The wide open outback offers plenty of space for someone to hide. Or to hide a body.
When wiry youngster Mick Taylor starts as a jackaroo at a remote Western Australian sheep station, he tries to keep his head down among the rough company of the farmhands. But he can’t keep the devils inside him hidden for long.
It turns out he’s not the only one with the killer impulse – and the other psychopaths don’t appreciate competition. Is Cutter, the station’s surly shooter, on to him? And what are the cops freally up to as they follow the trail of the dead?
In the first of a blood-soaked series of Wolf Creek prequel novels, the cult film’s writer/director Greg Mclean and horror writer Aaron Sterns take us back to the beginning, when Mick was a scrawny boy, the only witness to the grisly death of his little sister. Origin provides an unforgettably bloody answer to the question of nature vs nurture. What made Mick Taylor Australian horror’s most terrifying psycho killer?
Spoiler Alert: Wolf Creek: Origin and Wolf Creek: Desolation Game are two separate books, but they are also the prequels to the Australian movie Wolf Creek. I am unsure on how to go about commenting on both novels without spoilers. Please be aware there may be spoilers in this review, for the books and possibly the movie.
I was going to hold off on reading Wolf Creek: Origin and Wolf Creek: Desolation Game until February, but I cracked. There’s nothing more I love than a decent horror story. When it’s a horror story set in the Australian outback and based on a well-known Australian horror movie, well is it any wonder I cracked? With the options of what to read, with how many books are published a year, it can be difficult to whittle through availability and find harsh Aussie stories. I’m always very excited when I come across a story such as Wolf Creek and I tell you what I was not disappointed.
Here’s the thing; I haven’t seen the movie these stories are a prequel for. I’ve heard about it, I’ve had a rough idea about it, but for some reason I haven’t gotten around to seeing it. After devouring Origin and Desolation Game I can say without a doubt I will be watching the movie as soon as I have the time for it. I usually try to control myself when I finish one book before beginning the next one. I like to process what I’ve read then sit down and draft my thoughts into a review. I didn’t get the chance with Origin and Desolation Game. I happily packed both books for my holiday to Melbourne, as I was halfway through Origin already, and decided I couldn’t wait to read Desolation Game. You’ve got a two-in-one review now folks because I couldn’t keep my eager mitts to myself.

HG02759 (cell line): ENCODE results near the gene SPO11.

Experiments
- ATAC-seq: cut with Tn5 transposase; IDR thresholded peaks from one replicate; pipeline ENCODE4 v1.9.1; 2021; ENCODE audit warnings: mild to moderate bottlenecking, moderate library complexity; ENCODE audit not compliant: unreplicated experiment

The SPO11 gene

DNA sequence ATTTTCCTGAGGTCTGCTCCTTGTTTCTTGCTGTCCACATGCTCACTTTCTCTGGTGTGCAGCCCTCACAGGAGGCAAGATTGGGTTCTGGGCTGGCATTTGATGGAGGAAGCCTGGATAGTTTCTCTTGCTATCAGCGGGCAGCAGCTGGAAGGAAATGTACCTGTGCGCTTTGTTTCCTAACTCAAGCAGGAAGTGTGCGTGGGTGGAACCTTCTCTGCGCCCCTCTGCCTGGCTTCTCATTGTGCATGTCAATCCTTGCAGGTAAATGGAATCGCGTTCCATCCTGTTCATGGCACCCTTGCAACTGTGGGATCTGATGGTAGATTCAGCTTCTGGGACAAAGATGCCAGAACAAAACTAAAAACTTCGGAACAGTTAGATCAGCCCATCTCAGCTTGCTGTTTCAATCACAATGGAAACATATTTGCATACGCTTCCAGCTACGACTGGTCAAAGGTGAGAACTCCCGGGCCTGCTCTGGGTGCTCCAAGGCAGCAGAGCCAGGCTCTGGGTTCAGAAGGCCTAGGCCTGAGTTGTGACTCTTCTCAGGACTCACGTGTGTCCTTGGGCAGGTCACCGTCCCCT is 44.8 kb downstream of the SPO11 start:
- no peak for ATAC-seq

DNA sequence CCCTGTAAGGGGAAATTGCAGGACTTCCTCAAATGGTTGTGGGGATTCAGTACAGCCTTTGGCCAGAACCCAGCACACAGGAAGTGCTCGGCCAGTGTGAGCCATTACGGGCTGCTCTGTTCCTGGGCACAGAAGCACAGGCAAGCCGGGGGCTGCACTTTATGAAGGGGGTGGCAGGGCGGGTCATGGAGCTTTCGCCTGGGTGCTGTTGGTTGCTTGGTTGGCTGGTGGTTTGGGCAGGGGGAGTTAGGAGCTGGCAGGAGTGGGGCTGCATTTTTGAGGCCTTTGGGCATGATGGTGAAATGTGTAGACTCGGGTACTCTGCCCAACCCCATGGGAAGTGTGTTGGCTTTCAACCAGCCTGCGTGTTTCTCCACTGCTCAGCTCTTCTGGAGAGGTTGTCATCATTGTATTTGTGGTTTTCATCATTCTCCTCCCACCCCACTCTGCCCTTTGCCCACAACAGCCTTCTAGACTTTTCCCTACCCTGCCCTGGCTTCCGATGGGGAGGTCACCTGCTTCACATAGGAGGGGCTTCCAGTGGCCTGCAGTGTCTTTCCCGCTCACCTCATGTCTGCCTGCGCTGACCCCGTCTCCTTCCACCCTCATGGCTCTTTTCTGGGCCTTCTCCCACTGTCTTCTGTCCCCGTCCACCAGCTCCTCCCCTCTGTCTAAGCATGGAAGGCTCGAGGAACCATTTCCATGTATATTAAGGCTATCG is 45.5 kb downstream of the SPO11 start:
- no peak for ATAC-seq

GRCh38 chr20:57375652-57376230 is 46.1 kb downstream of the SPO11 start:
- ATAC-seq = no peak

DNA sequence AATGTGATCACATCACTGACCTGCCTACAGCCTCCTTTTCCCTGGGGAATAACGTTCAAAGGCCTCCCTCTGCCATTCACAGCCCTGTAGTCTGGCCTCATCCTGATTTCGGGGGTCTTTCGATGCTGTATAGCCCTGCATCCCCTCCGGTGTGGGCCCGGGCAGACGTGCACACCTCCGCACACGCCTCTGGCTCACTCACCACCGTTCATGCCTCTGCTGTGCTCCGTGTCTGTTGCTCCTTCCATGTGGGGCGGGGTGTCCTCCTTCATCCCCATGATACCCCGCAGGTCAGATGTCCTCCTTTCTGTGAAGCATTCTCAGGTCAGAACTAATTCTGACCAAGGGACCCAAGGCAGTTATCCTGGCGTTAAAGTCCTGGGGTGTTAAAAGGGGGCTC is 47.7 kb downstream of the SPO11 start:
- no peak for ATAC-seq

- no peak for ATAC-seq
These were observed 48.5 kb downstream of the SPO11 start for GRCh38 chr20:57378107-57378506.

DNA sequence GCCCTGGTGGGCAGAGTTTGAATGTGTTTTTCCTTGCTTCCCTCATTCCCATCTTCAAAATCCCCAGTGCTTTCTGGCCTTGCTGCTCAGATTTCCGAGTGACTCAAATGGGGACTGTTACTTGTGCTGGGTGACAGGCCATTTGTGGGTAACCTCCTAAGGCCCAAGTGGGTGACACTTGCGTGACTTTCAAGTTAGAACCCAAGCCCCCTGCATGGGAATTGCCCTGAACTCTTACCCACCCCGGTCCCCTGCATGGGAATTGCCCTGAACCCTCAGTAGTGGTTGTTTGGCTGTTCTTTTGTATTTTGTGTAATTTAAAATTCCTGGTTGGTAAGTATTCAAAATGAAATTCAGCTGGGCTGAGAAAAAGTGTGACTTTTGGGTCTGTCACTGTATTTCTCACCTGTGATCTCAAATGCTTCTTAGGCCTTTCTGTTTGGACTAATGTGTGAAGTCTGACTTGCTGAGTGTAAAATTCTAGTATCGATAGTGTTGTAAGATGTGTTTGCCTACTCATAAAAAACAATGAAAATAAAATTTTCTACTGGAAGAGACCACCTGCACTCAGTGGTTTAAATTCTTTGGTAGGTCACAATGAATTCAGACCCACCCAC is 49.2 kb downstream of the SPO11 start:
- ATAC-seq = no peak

I’m not new to the idea of following a protagonist who is a serial killer, a psychopath, or a sociopath. It’s not a new sensation for me to be so confused by my emotions when it comes to reading a story where the protagonist is doing such horrific things. I love these stories. They mess with your head. They turn your perspectives around and force you to analyse your emotions and how you view such deadly people. Don’t get me wrong, I would rather avoid anyone who has a craving for violence, but when you come across a character like Mick Taylor it really does make you see there is no such thing as black and white.
I found myself sympathising for Mick. I found myself being appalled by his behaviour and sad when he gave into his urges. I found myself wanting Mick to get away with murder and at the same time I desperately wanted him to stop. Mick gets under your skin. He gets so far under your skin in Origin that by the time you are well into Desolation Game your thought process is very messed up.
Origin follows Mick and tells the story of his struggles against his dark urges, his inability to accept himself, and the fear he has of being dominated by what he knows is not common. Mick does have victims in Origin, but what I loved about it was Mick being a victim himself. Origin is mainly told from Mick’s perspective and I couldn’t help loving the guy by the end of the story, while being aghast. Desolation Game takes a slightly different tact with following the story from Mick’s perspective as well as a few of his victims. I loved the story being broken up by his time during the war in Vietnam. It added so much more depth to his character.
If you know the story of Wolf Creek you know Mick will need to survive the prequels and get away free in order to wreak terror on his victims in the movie, but there’s still plenty of times where I wondered how on earth he was going to get away with it. His actions are grisly, his manner is cold, but I loved him as a character, and I can’t wait to watch the movie Wolf Creek.
- Genre: Horror Add to Goodreads: Origin and Desolation Game
- Rating Out of Five: Origin and Desolation Game ♥♥♥♥*
- Meet The Authors: Greg McLean – Aaron Sterns – Brett McBean
- Format: Print Published: 2nd February, 2014, by Penguin Books Australia
- Special Thanks To: Penguin Books Australia
- Find Origin At: The Book Depository UK – Book Depository US – Amazon US – Bookworld AU – Bookworld (ePub) – – Angus and Robertson AU – Angus and Robertson (ePub)
- Find Desolation Game At: The Book Depository UK – Book Depository US – Amazon US – Bookworld AU – Bookworld (ePub) – Angus and Robertson AU – Angus and Robertson (ePub)